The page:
Shoulder Instability

Shoulder Instability - SHOULDER INSTABILITY Definition...

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SHOULDER INSTABILITY Definition Anatomy Biomechanics of GH instability Types of instability (Recurrent) Evaluation of Recurrent Treatment - brief
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Shoulder Instability DEFINITION: Glenohumeral instability is the inability to maintain the humeral head in the glenoid fossa.
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Bony Anatomy
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Shoulder Girdle Sternum pivot/anchor clavicle strut scapula humerus
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Scapula Glenoid fossa poorly shaped 7 deg. of retroversion 5 deg. of sup tilt Acromium Coracoid Plane of the scapula - 30-45 deg to coronal
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Joints SC only bony attachment to the axial skeleton AC 3 degres of freedom scapular rotation scapular winging scapular tipping ligaments: AC and CC ligs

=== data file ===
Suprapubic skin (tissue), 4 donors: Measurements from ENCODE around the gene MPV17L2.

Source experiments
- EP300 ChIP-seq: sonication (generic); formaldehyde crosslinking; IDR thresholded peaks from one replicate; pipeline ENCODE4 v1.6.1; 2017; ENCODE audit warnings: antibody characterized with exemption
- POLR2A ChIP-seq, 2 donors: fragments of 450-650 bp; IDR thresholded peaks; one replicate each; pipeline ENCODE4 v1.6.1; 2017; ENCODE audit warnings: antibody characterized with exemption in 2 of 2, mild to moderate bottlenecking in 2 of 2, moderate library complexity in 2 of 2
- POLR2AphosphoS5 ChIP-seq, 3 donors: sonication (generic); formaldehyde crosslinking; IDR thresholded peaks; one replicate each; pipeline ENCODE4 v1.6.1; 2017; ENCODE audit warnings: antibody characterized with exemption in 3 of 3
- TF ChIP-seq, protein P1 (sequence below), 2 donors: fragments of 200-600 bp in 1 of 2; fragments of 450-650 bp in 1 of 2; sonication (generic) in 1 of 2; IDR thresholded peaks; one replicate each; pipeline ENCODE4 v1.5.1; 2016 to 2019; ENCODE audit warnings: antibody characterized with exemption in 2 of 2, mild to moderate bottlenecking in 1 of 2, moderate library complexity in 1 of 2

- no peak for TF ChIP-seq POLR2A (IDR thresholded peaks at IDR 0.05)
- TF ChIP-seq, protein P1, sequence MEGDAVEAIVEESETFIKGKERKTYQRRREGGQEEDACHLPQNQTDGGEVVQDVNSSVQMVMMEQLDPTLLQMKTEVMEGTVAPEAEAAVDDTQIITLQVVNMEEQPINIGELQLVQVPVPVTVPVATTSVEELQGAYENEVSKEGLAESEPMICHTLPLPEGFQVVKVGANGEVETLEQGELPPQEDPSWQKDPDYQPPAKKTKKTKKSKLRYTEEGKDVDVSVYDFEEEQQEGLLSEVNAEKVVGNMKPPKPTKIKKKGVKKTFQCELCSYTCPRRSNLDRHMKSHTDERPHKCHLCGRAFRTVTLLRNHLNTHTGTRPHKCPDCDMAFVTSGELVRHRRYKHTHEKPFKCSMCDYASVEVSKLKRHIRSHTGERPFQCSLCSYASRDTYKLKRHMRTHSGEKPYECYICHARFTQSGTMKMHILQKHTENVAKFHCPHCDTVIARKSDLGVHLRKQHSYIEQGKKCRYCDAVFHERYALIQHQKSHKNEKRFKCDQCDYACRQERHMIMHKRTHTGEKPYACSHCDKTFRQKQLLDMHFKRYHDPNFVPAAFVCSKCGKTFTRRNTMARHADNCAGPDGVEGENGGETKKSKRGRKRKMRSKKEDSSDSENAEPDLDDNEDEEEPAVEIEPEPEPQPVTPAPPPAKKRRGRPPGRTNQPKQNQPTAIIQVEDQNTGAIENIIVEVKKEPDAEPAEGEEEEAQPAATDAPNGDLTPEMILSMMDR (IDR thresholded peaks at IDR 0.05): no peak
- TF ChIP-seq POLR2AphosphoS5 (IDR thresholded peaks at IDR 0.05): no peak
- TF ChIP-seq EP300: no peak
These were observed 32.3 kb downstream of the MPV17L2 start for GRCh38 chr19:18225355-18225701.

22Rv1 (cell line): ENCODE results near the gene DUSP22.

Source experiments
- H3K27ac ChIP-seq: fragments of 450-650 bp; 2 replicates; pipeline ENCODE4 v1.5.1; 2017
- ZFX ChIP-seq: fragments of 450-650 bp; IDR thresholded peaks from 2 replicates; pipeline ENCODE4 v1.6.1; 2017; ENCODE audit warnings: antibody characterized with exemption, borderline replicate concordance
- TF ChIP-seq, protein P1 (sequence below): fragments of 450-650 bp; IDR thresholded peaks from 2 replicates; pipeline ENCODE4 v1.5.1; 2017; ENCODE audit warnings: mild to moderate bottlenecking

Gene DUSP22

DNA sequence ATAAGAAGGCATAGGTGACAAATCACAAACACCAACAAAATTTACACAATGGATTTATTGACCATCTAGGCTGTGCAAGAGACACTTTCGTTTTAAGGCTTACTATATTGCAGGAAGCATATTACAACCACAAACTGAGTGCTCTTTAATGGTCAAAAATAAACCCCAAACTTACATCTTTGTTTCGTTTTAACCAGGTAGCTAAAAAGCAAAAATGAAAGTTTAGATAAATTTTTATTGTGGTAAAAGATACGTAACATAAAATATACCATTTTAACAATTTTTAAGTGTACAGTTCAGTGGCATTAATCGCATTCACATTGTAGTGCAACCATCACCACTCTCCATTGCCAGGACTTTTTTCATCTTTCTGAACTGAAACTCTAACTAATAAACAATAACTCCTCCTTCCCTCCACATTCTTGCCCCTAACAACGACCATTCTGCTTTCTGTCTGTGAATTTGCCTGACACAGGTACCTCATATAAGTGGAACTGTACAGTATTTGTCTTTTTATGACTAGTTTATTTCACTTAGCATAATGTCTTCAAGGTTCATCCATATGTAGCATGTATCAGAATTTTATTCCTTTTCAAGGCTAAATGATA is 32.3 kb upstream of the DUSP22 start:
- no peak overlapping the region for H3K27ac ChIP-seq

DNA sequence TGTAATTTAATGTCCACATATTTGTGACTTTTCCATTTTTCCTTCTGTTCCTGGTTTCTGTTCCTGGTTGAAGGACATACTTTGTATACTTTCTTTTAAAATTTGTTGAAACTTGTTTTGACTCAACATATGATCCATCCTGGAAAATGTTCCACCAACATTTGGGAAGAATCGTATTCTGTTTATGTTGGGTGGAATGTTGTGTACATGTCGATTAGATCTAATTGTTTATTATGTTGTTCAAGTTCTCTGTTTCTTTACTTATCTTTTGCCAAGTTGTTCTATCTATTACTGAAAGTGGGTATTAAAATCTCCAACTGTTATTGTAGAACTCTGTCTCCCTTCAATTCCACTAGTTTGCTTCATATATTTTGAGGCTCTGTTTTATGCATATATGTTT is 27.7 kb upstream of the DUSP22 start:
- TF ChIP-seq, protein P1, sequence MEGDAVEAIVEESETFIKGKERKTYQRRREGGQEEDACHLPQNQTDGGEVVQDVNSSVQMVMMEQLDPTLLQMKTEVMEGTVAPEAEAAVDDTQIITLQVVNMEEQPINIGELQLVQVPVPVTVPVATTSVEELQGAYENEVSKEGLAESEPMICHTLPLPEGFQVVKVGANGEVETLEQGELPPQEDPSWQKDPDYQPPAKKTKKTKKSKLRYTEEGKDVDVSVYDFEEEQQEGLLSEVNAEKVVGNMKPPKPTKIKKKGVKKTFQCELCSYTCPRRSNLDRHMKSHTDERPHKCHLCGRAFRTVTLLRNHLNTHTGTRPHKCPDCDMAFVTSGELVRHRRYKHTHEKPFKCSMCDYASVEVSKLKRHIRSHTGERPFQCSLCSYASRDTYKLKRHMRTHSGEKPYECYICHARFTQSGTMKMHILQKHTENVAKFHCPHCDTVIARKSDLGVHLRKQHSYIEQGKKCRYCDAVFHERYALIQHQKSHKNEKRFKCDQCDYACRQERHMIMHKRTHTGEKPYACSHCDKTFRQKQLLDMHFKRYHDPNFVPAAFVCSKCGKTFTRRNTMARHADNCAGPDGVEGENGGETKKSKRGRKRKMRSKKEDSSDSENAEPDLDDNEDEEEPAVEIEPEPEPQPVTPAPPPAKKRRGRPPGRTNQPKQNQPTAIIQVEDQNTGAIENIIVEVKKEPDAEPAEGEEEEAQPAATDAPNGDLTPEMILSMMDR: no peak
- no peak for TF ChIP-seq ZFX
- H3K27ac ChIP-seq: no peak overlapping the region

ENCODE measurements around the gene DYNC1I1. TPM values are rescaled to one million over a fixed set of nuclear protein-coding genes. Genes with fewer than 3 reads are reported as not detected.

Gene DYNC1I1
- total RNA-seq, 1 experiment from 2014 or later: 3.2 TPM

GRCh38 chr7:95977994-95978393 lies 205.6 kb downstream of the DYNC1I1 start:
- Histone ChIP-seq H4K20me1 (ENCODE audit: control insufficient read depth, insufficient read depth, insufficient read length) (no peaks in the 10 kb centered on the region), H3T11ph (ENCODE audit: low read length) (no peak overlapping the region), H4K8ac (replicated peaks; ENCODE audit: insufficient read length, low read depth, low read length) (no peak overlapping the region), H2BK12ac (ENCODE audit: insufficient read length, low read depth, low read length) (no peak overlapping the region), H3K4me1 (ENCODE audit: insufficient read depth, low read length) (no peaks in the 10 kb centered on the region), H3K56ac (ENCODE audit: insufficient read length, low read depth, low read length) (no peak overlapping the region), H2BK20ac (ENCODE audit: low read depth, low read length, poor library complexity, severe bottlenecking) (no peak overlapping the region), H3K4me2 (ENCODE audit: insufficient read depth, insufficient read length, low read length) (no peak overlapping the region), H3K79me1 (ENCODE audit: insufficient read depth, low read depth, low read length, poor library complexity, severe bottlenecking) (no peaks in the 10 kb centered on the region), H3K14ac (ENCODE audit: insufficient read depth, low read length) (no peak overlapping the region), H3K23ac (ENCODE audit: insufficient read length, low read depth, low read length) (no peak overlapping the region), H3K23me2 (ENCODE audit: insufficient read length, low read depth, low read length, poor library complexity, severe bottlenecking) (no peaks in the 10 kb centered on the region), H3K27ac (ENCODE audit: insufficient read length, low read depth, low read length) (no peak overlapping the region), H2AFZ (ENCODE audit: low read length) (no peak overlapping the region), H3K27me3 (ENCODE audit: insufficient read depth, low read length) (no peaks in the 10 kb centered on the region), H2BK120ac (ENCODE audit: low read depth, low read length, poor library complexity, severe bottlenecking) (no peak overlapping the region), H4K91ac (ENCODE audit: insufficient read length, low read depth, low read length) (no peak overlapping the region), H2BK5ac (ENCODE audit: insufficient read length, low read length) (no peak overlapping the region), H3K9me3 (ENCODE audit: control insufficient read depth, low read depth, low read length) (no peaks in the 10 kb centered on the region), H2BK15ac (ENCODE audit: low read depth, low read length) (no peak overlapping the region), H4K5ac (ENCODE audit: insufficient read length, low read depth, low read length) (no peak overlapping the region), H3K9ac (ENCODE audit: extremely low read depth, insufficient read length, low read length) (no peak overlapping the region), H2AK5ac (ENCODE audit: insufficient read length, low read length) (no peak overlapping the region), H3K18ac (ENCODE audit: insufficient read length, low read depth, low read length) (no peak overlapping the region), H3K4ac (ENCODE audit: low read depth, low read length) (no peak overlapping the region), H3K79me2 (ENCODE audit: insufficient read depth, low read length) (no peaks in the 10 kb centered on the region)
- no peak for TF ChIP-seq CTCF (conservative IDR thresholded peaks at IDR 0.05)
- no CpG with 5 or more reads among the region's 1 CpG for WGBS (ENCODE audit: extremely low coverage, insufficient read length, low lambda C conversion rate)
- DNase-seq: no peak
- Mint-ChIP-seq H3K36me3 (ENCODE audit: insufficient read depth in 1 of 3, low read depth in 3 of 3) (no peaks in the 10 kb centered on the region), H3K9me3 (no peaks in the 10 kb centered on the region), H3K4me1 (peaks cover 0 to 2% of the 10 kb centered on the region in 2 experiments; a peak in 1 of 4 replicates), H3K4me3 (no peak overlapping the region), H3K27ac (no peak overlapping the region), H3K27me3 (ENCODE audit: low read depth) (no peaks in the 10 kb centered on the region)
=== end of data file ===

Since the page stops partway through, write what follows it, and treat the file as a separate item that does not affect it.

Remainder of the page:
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Glenohumeral joint Humeral head 3x larger than glenoid fossa Ball and socket with translation 3 degrees of freedom flex/ext abd/add int/ext rot plus horizontal flex/ext horizontal abd/add
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Scapulothoracic Articulation Elevation/Depression Pro/retraction up/downward rotation scapular rotation is necessary to keep GH joint in position of max stability
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Musculature Rotator cuff muscles (S.I.T.S.) Biceps tendon, long head - secondary stabilizer head depressor Deltoid - primary mover of shoulder in flexion and abduction Periscapular muscles - help position scapula and orient glenohumeral joint - contributes compressive force across joint
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Periscapular muscles - help position scapula and orient glenohumeral joint - contributes compressive force across joint Pectoralis major Pectoralis minor Latissimus Teres major Coracobrachialis Levator scapulae Trapezius Subclavius Rhomboid major Rhomboid minor Serratus anterior Triceps brachii, long head
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Ligaments and capsule Coracoacromial ligament secondary stabilizer as it forms part of the coracoacromial arch
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Coracohumeral ligament Origin: anterolateral coracoid process Insertion: greater and lesser tuberosities, blends with capsule in rotator interval
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Shoulder Instability - SHOULDER INSTABILITY Definition...

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